interface, as far as the Hurd is concerned.

  -> What can be considered a minimal set of ukernel semantics?
     Something very small that we could probably agree upon would
     be basically what L4 provides: tasks, threads (in limited number),
     and a synchronouus [opaque-]message passing interface. Add to this
     vm_address_t (as parts of tasks) and some exception handling (and
     notification) mechanism to get at the devices and page faults.
     Simple entry points to libvk would be vk_port_t descriptors (typedef
     int vk_port_t;) that could supersede most of mach_port_t ports in
     the Hurd.

     IMHO, we should brainstorm and then agree on such a minimal interface
     that will have to be provided by those vk-[*] libraries. The smaller
     the required set of semantics, the easier it would be to port libvk
     to yet another ukernel or guest-os.

     One important issue in designing a public interface to libvk would
     be to simplify this interface to the max (or to the min, if you
     so prefer) for efficiency reasons. I'm thinking here especially
     of an L4-style simplification of the ipc, and it would be good
     to be able to implement libvk-l4 by simply __inline__(ing) some
     L4 ipc calls for the (mostly used) generic vk_ipc_*() calls. Only
     then can we hope to achieve a performance boost like what L4 promises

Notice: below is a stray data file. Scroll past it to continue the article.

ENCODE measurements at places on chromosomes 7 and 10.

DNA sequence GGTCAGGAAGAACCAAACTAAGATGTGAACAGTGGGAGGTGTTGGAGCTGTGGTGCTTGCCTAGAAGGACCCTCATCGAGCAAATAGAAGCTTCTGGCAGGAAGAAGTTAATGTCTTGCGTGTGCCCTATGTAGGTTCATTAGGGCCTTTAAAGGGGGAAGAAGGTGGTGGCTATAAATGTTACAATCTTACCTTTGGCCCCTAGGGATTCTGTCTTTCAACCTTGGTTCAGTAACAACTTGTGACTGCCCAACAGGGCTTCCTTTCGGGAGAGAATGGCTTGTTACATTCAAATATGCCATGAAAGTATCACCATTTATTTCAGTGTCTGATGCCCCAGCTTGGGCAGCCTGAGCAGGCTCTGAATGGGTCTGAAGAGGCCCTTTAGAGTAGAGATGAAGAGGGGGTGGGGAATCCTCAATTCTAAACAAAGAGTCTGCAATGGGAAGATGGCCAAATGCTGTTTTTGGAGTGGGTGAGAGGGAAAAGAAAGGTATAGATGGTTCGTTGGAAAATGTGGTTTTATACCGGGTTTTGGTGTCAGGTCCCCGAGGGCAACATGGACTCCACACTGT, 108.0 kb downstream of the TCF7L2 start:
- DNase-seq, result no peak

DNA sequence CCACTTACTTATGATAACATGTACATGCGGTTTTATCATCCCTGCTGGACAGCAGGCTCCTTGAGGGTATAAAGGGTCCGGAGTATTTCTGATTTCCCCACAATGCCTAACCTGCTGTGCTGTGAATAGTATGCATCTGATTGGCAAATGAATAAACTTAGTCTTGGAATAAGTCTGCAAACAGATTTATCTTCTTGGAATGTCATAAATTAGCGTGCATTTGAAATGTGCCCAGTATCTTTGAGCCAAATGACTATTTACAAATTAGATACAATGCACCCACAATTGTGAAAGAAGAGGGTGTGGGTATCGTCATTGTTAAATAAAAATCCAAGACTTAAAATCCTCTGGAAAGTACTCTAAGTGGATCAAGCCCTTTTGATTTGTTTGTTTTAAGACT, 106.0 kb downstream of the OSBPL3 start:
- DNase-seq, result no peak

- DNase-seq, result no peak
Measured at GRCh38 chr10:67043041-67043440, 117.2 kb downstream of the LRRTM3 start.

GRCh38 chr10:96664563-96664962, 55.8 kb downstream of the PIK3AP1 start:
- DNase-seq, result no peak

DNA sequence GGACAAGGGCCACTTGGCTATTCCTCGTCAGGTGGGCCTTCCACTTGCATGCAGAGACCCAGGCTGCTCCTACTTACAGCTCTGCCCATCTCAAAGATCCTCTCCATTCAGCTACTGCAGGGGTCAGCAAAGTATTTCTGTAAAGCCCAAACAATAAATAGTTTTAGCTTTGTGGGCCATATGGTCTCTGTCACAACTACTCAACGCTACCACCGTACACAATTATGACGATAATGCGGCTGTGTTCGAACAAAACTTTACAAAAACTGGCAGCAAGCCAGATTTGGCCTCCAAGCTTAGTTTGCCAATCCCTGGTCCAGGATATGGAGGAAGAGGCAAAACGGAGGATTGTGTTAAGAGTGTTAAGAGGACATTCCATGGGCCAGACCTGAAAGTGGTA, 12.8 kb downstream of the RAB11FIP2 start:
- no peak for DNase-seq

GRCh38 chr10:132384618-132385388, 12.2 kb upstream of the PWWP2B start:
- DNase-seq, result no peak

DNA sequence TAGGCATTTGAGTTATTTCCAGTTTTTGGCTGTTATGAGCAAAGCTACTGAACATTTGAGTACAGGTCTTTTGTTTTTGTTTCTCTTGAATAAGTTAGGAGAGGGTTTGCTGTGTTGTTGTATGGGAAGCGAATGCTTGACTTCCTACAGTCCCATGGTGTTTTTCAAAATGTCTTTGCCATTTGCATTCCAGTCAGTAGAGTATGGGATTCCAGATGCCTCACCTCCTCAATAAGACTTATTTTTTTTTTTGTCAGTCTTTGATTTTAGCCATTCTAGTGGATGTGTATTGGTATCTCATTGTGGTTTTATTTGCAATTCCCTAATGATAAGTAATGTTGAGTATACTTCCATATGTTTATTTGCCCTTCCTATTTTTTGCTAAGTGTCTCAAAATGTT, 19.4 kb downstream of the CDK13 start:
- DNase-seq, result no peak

[to non L4-initiated: L4 tries to pass as much information in registers
      and if not possible, it tries to squeeze as much in the TLB of the
      processor to avoid cash misses].

I'd suggest to keep libvk totally separate from glibc, so that it can be
easily developed on guest-os(es), on L4 (e.g. L4-ka) build environments
and probably also with [oskit-]gnumach (iff gnumach compiles w/o glibc).
libvk-[*] could then be dropped into the hurd simply by linking everyting
against it.

2. Next comes libports, which is used in almost every hurd server and
   hurd library. I'm not sure yet how libports should fit in the context
   of a libvk-based Hurd and I need guidance from more experienced folks
   on this right now.

   libports tries to catch a lot of mach specialities in a somewhat higher
   level abstraction, mainly defined in libports/ports.h. Here comes to
   mind port_info, port_bucket, port_class, rpc_info, rpc_notify, ....